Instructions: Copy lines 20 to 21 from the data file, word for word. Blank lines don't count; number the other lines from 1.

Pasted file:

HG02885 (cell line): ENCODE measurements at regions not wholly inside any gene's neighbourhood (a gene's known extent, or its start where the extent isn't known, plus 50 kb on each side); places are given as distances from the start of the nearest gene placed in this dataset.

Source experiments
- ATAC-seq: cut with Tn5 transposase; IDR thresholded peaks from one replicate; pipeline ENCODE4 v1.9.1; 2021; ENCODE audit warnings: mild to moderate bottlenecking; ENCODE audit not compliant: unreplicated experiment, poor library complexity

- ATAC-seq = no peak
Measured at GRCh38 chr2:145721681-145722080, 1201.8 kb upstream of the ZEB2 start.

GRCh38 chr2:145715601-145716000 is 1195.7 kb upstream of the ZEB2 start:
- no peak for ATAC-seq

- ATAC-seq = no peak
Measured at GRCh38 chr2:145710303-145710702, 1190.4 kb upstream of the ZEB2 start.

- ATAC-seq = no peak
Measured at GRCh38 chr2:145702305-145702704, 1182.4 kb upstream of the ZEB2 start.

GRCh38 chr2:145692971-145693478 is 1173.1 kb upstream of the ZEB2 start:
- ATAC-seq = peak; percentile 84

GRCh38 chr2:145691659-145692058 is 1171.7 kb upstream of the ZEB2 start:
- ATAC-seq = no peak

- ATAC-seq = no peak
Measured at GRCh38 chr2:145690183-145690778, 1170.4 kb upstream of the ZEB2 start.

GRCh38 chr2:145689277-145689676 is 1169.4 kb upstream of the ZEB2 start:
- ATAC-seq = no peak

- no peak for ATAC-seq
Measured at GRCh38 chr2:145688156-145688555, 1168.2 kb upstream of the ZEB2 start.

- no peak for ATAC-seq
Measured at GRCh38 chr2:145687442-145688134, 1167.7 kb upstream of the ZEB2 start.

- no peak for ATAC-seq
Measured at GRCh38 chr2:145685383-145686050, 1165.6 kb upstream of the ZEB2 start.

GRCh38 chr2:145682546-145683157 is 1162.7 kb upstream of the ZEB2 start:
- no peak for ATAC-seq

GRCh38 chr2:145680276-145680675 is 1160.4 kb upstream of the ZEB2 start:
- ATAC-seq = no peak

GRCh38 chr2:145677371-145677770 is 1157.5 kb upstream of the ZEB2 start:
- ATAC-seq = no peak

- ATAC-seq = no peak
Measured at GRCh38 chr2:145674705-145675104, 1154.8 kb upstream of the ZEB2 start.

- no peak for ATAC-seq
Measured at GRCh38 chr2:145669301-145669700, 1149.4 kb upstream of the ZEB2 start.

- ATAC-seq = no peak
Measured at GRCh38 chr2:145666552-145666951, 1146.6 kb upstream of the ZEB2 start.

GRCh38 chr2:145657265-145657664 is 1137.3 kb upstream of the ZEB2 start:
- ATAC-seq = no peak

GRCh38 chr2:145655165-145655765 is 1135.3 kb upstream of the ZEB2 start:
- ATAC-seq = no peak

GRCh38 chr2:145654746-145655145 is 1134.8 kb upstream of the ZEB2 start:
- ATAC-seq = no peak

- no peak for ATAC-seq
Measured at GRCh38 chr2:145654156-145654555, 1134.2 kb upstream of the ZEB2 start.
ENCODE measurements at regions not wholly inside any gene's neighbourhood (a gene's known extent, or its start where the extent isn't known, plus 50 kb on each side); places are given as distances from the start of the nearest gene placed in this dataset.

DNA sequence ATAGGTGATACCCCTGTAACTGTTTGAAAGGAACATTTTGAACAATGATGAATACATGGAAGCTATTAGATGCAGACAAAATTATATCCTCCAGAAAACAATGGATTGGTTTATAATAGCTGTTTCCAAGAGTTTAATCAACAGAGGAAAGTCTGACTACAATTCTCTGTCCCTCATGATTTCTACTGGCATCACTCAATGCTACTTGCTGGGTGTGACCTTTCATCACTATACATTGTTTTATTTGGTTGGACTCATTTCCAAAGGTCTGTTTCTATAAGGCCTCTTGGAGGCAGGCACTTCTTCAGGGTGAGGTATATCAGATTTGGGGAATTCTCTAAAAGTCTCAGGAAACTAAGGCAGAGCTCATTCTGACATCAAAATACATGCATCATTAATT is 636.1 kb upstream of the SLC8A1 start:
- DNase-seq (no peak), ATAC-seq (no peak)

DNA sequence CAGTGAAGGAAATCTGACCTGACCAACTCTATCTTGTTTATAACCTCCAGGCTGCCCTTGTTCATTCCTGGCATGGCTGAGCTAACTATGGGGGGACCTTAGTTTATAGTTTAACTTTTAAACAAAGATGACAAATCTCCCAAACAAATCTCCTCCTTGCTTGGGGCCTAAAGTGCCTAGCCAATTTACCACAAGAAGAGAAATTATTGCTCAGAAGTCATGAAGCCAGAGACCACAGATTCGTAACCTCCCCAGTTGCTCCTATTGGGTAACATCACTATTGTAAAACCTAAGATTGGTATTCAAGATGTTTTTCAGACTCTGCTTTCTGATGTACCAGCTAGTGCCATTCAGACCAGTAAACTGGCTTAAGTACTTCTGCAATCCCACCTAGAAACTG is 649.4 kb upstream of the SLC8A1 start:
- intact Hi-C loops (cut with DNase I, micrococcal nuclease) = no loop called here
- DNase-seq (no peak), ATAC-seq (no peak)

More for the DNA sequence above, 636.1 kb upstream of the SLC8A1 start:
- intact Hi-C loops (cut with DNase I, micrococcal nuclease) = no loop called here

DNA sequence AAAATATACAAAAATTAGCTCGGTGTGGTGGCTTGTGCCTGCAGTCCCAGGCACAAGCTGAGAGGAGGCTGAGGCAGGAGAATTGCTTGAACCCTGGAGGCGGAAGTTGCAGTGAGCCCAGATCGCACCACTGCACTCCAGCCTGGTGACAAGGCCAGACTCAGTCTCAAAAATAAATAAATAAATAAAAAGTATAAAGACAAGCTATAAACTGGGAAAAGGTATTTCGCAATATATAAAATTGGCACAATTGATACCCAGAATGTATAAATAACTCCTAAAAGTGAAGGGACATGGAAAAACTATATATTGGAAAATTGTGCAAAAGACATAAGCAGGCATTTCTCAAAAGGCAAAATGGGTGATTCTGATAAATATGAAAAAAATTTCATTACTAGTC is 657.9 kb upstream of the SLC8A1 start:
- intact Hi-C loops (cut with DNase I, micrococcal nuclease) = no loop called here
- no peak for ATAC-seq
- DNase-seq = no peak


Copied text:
- no peak for ATAC-seq
Measured at GRCh38 chr2:145688156-145688555, 1168.2 kb upstream of the ZEB2 start.